To be successful at anything, you need to hold yourself accountable. I started Mommy Over Work with the intent to build an income stream that earns as much (or more) than my current day job. The goal is to do this before I have kid #2 in order to quit and be a work from home mom. I am putting together this detailed blog income report of a new blog to document my journey in a way that helps you with the following:
- See what I did right and wrong that is helping me towards my goals
- Figure out the blog metrics that really matter
- Tell you what real blogging is like (spoiler: it’s not as easy as some people make it seem)
Let's be friends! Follow me on Pinterest: Pinterest
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The three resources that turned this blog profitable in a few months in:
- This well-known course from a highly successful affiliate marketer that helped me earn money in my first month blogging
- The blogging community that taught me the foundation to a 4-figure income blog and turned my blog failure into success
- The Pinterest strategy that skyrocketed my traffic from 1000 to 200,000 in one months' time
- January 2017: son to be born in following month, no intention of staying at home after maternity leave up
- February – May 2017: my new mom experience SUCKED. As in birth complications, issues with breastfeeding, etc.
- May 2017: forced to go back to work after leave over because that’s how traditional employment works here in the US. Realized I’d rather be at home with kid than miserable at work
- July 2017: discovered that making money blogging is a thing, and started doing research
- September 2017: decided making money blogging would be my thing
- October 1, 2017: launched Mommy Over Work
- October – December 2017: crashed, almost burned from blogger overwhelm, invested in this as a last-ditch effort to make or break my blogging career
- January 2018: buckled down and invested every last ounce of energy in me to make this blogging thing work
- February 2018: first 4-figure month
- March 2018: second 4-figure month, confident that I could keep this going and growing
For the purpose of this blog income report, I consider October 1, 2017 to be the start of my blog. I want this to be a good blog report, so I will cover the span of this blog’s first six months, which is October 1, 2017 to March 31, 2018.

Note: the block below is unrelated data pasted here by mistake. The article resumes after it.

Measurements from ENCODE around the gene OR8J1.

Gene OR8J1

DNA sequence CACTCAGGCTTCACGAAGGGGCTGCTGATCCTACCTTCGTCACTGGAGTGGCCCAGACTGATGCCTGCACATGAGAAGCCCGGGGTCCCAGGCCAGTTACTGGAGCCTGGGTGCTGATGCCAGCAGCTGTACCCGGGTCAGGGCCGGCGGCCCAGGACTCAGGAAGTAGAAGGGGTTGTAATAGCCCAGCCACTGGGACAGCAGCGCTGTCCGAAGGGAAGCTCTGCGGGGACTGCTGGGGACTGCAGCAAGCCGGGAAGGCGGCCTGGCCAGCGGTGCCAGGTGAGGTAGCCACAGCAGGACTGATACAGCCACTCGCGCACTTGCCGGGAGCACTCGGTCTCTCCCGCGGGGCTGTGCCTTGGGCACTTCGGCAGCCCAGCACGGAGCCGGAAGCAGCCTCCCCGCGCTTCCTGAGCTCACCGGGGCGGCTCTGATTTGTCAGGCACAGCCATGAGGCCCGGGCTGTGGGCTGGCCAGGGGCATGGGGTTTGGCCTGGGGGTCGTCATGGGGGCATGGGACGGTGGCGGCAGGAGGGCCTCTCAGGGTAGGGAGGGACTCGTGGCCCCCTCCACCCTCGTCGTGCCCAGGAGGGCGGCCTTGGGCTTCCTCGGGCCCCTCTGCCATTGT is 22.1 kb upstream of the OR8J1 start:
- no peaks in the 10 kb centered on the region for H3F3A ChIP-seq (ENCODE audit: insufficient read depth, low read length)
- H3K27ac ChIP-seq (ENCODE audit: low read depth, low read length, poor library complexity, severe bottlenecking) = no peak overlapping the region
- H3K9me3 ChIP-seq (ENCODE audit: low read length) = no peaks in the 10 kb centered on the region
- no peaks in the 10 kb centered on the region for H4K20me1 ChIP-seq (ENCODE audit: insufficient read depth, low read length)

My blogging strategy/personality:
- research before implement
- try not to spend an arm and a leg on blogging courses
- not the most confident blogger but willing to invest effort into trying it
Goal and timeline: Grow (a mostly passive and consistent) income of $5,000 month by time kid #2 is projected to be born (looking like December 2019). This gives me approximately 2 years.
Not your Typical Blog Report
You know how most blog reports start off with a huge wall of text talking about how these reports are to help track metrics and set goals? And then the rest is just to show some screenshots and money and traffic stats without any substantive content on how they got there to help you on your blogging journey?
This won’t be that kind of report.
Let’s get some real and helpful blogging tips out there. I’ll share with you what happened and my reasoning and analysis of my progression in these areas:
- Blog content
- Traffic and social media
- Email list
I started off in the money niche with an emphasis on blogging. I got about 10-15 posts by December (3 months in) before I enrolled in this blogging community, at which point I switched to a general lifestyle blog. From January to March, I wrote an additional 40-50 posts based on trending topics in Pinterest.
WHAT I LEARNED: The more blog posts you have, the better your traffic numbers will be. If you are not sure of your niche, start a little broader and then choose to go narrower if you feel like it. Writing blog posts are hard in the beginning as you’re trying to find your writing voice and not used to writing so much. It does get easier with practice.
Let me just say, the blogging niche is REALLY hard to break into. Not stating impossible, but I’ll just point out my traffic was almost 1,000 in December (3 months into blogging) before I read this book, and then jumped to almost 200,000 2 months later after I broadened.